A year ago, Lando Vannata had just gone from unknown to UFC fan favorite in the space of a seven minute, 22 second Fight of the Night with Tony Ferguson. Today, the 25-year-old is getting ready to be on the same UFC 216 card as the man fighting for the interim UFC lightweight title, as he engages in his fourth Octagon bout against Bobby Green on Oct. 7.
So what’s the “Groovy Lando” assessment of UFC Year One?
“I think it’s been great so far,” he said. “I had the loss to Tony, but I don’t consider it a loss. I came in on two weeks’ notice, no training, no preparation. Then I had a spectacular knockout over (John) Makdessi and that put me on top of the world in my mind. It was the best feeling in the world I ever had. And then with the David Teymur fight, that was a learning experience. I feel like I beat myself. I didn’t prepare the way I should, I didn’t come in the best shape and I wasn’t the most efficient inside the Octagon that night. I’ve grown so much from it and I’m really excited to get in there again and show that growth and evolution to the rest of the world.”
There’s not much, if anything, to argue with there. Stepping in on short notice against Ferguson in July 2016, the then 8-0 Vannata nearly finished Ferguson in the opening round before getting caught and submitted in the second. The pair earned Fight of the Night honors for their efforts, and all of a sudden, everyone wanted to know who the New Jersey native was. Like he said, it wasn’t really a loss.
MORE FROM UFC 216: UFC 216: Ferguson vs Lee - Put Up or Shut Up | Order UFC 216 Here| Ray Borg - A Reason For Everything
“My confidence was through the roof after that fight,” he said. “Everywhere I went, people congratulated me on doing very well in a short notice loss, and I felt good about everything. Everything seemed to be coming together as I hoped it would, and I was just excited and ready to get on with the next one.”
That next one saw him land a wheel kick on veteran striker John Makdessi that ended their December fight in less than two minutes and net Vannata another bonus check. A decision loss to Teymur in March put Vannata’s UFC slate at 1-2, but with a Fight of the Night nod, the Jackson-Wink MMA product joined Yoshihiro Akiyama as the only two fighters in UFC history to begin their career with three consecutive post-fight bonuses.
That’s a pretty tough record to get, and one Vannata chalks up to attitude.
“It’s a simple switch in your mind state,” he said. “A lot of people fight not to lose. You’ve got those guys, and then you have the guys who fight to win. I’m going out there to win. I’m not going out there just to keep my record intact or just to scrape by. I want to beat this dude and I want to finish him spectacularly. I’m going out there to win and not just save my hide for another day.”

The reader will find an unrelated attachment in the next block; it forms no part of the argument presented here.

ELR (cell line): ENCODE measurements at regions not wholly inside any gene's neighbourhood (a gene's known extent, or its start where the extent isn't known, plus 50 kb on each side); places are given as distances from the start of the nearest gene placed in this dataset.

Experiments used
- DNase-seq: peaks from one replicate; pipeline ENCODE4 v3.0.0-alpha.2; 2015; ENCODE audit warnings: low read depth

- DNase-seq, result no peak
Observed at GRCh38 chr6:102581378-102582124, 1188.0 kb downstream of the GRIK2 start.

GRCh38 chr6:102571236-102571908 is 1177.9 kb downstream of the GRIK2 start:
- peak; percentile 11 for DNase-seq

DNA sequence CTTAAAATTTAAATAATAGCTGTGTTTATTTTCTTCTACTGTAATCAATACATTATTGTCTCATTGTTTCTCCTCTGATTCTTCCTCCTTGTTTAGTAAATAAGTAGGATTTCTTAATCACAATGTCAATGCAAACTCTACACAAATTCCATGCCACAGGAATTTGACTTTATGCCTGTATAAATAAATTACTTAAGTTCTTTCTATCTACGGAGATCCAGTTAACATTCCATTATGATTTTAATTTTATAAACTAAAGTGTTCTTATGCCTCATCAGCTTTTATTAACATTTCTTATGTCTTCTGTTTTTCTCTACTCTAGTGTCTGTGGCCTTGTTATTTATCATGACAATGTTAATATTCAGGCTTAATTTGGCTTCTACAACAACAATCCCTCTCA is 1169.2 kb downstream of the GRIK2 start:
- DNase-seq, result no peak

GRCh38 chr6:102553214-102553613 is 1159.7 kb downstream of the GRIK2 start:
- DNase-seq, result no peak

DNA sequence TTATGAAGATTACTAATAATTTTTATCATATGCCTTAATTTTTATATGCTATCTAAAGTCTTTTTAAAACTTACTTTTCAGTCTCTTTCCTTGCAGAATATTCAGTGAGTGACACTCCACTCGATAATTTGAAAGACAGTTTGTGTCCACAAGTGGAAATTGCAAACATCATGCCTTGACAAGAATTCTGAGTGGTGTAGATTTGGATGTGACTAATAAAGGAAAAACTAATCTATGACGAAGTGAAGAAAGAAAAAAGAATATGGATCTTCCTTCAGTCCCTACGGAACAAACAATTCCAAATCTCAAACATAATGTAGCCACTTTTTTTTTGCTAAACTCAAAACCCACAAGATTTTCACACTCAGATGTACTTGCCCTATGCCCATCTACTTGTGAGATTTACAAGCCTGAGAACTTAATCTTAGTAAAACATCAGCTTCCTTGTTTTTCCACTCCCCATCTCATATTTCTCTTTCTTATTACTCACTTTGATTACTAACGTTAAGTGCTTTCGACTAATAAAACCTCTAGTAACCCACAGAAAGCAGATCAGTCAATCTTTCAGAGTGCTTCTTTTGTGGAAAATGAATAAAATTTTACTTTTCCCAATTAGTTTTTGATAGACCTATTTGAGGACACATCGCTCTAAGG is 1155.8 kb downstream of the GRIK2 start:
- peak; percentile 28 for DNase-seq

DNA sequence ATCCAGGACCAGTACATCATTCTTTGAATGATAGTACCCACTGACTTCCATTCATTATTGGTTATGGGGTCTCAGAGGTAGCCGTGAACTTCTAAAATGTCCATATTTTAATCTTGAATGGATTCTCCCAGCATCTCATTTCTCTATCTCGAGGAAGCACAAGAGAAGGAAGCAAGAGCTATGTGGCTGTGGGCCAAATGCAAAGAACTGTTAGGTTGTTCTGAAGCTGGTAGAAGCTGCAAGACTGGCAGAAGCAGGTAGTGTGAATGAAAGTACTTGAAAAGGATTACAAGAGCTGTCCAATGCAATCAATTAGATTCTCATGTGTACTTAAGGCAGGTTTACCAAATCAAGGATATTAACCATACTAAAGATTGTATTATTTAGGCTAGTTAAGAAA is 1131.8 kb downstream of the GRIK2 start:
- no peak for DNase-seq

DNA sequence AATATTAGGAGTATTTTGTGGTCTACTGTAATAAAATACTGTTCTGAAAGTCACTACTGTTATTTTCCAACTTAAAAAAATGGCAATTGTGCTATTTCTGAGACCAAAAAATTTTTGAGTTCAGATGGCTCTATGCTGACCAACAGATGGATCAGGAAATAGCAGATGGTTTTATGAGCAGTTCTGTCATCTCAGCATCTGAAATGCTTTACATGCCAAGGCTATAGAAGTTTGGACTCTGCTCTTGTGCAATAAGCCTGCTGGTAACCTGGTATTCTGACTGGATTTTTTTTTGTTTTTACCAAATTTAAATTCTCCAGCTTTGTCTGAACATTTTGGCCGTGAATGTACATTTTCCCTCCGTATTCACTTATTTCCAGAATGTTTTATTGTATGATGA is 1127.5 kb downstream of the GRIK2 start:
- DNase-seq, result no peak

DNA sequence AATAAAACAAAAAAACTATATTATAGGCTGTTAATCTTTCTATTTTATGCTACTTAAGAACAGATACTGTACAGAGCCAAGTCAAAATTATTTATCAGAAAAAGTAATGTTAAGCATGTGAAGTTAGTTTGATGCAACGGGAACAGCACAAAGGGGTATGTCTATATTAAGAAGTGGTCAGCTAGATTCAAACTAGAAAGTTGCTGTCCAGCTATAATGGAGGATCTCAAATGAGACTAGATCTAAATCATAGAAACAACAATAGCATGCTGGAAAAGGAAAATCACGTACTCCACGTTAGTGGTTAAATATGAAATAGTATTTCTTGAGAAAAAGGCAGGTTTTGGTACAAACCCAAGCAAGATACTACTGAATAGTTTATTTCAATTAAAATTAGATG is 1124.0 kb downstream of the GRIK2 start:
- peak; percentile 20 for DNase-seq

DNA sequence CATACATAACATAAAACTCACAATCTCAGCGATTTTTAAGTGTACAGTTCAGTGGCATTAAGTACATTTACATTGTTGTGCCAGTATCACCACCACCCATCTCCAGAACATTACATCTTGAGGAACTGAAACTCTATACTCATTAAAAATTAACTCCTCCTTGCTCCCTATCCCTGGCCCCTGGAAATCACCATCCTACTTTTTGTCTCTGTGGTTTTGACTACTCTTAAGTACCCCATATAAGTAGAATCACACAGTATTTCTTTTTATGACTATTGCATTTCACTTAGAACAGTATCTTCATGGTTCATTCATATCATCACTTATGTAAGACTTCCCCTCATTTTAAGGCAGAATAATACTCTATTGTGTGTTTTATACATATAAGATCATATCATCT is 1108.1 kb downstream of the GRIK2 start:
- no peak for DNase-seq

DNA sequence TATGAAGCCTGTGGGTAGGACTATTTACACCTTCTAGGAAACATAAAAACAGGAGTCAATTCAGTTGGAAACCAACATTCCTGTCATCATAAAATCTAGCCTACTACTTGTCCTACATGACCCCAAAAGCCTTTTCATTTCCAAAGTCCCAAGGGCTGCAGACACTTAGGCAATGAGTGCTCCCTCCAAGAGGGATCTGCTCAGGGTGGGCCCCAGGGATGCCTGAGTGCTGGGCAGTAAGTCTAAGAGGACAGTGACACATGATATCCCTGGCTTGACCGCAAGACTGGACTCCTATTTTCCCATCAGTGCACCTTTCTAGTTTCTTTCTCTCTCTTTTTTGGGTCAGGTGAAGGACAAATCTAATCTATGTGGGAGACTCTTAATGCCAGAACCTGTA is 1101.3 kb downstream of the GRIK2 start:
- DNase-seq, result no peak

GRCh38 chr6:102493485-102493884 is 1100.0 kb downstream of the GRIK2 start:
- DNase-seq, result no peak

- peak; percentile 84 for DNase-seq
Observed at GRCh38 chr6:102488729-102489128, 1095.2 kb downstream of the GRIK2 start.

It’s no wonder Vannata is a must see in the sport’s toughest division. That doesn’t mean he’s emerged unscathed from his trio of UFC bouts, but he did learn some lessons in the last 14 months.
“I think the only difficult part was I spent too much time on the internet and reading what people were saying about me,” he laughs. “I had to learn from my mistake on that one. That was not a good idea. No matter how resilient you are, and I feel like I’m pretty damn resilient to any criticism, it ends up getting to you sooner or later. Everybody wanted to see me fight, but there was still a lot of criticism. It’s one of those things where you can get 10 positive comments, but one negative one is the one that you remember. It’s weird how the human psyche works like that. But as soon as I cut that out, it hasn’t been a problem at all.”
In fact, the only problem facing Vannata now is the talented, but erratic, Green, because no one knows which version of the Californian will show up at T-Mobile Arena next week. But according to Vannata, that’s not a problem at all.
“I have the mindset of I’m just gonna focus on what I’m doing,” he said. “He’s gotta worry about what I’m doing.”
And Vannata plans on doing a lot in Las Vegas.
“I’m doing good, doing the best I ever have in my entire fight career,” he said. “After this last loss, my confidence was down a little bit. I was a little shook up from everything. Now I’m feeling great. I hired a strength and conditioning coach, a wrestling and grappling coach, and I gotta say I’ve never felt better in my life than I do now – mentally and physically - about my fight career.”